PopMatters have been informed by our current technology provider that we have until December to move off their service. We are moving to WordPress and a new host, but we really need your help to fund the move and further development.





Jefferson Starship Soar Again with 'Mother of the Sun'

Rock goddess Cathy Richardson speaks out about honoring the legacy of Paul Kantner, songwriting with Grace Slick for the Jefferson Starship's new album, and rocking the vote to dump Trump.


Black Diamond Queens: African American Women and Rock and Roll (excerpt)

Ikette Claudia Lennear, rumored to be the inspiration for Mick Jagger's "Brown Sugar", often felt disconnect between her identity as an African American woman and her engagement with rock. Enjoy this excerpt of cultural anthropologist Maureen Mahon's Black Diamond Queens, courtesy of Duke University Press.

Maureen Mahon

Ane Brun's 'After the Great Storm' Features Some of Her Best Songs

The irresolution and unease that pervade Ane Brun's After the Great Storm perfectly mirror the anxiety and social isolation that have engulfed this post-pandemic era.


'Long Hot Summers' Is a Lavish, Long-Overdue Boxed Set from the Style Council

Paul Weller's misunderstood, underappreciated '80s soul-pop outfit the Style Council are the subject of a multi-disc collection that's perfect for the uninitiated and a great nostalgia trip for those who heard it all the first time.


ABBA's 'Super Trouper' at 40

ABBA's winning – if slightly uneven – seventh album Super Trouper is reissued on 45rpm vinyl for its birthday.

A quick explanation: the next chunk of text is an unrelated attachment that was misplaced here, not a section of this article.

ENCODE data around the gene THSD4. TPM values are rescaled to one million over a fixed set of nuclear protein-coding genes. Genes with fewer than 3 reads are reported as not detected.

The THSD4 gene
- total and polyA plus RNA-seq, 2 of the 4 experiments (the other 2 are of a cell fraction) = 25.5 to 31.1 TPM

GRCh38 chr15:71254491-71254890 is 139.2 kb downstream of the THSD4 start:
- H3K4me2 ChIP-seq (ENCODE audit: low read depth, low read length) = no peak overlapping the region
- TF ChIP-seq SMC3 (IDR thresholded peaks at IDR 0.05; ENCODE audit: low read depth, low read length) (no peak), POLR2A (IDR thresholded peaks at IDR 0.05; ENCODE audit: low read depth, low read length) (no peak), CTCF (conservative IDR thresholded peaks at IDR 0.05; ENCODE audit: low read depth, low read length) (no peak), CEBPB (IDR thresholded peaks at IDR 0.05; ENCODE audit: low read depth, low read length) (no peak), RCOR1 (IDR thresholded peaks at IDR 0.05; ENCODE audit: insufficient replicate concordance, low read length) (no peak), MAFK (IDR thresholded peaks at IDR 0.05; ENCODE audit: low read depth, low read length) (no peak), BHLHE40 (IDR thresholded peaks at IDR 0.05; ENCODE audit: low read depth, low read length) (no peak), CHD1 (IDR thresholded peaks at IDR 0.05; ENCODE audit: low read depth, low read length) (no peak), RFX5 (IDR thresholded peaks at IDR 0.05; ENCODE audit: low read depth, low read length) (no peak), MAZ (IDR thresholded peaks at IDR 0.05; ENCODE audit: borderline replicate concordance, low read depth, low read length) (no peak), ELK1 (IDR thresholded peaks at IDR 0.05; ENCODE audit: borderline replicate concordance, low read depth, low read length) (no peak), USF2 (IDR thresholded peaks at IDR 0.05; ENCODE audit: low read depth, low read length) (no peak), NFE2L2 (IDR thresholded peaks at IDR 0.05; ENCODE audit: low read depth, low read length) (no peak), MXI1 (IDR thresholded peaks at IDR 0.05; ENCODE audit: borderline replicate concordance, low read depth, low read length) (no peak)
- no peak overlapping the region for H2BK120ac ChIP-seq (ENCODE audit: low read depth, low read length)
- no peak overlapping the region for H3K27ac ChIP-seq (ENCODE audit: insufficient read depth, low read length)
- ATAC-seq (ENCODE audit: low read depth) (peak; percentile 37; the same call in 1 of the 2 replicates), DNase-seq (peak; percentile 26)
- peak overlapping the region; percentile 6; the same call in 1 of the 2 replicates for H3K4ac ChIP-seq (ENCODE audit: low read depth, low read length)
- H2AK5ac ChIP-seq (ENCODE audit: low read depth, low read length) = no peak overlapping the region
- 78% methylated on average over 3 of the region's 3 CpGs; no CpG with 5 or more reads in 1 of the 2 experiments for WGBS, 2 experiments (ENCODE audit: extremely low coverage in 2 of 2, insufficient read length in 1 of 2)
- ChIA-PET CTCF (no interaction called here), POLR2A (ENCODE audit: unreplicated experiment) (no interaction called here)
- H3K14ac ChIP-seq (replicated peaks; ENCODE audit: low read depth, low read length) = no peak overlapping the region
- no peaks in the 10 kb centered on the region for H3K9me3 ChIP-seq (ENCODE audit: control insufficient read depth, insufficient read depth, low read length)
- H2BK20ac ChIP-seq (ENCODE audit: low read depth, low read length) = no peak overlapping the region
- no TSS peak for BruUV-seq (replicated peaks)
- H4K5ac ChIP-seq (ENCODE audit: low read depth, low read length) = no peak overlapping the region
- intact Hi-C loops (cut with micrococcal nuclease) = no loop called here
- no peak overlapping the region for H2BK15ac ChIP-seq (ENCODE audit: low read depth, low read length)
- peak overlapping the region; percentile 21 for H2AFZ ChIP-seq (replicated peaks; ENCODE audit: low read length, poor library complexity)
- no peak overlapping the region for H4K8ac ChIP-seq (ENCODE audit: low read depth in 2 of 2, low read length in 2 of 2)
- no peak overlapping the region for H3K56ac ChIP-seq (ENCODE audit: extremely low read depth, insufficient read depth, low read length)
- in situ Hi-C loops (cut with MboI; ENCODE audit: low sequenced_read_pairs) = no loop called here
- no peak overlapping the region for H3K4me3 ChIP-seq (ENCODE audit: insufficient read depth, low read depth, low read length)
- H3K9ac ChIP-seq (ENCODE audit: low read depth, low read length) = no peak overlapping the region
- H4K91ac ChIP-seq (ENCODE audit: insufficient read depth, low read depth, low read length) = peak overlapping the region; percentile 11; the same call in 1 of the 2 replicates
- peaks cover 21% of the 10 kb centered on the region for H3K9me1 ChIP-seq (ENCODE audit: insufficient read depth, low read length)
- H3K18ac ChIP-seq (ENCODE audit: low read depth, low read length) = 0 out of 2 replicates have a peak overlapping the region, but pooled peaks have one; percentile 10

The Mountain Goats Find New Sonic Inspiration on 'Getting Into Knives'

John Darnielle explores new sounds on his 19th studio album as the Mountain Goats—and creates his best record in years with Getting Into Knives.


The 100 Best Albums of the 2000s: 60-41

PopMatters' coverage of the 2000s' best recordings continues with selections spanning Swedish progressive metal to minimalist electrosoul.


Is Carl Neville's 'Eminent Domain' Worth the Effort?

In Carl Neville's latest novel, Eminent Domain, he creates complexities and then shatters them into tiny narrative bits arrayed along a non-linear timeline.


Horrors in the Closet: Horrifying Heteronormative Scapegoating

The artificial connection between homosexuality and communism created the popular myth of evil and undetectable gay subversives living inside 1950s American society. Film both reflected and refracted the homophobia.


Johnny Nash Refused to Remember His Place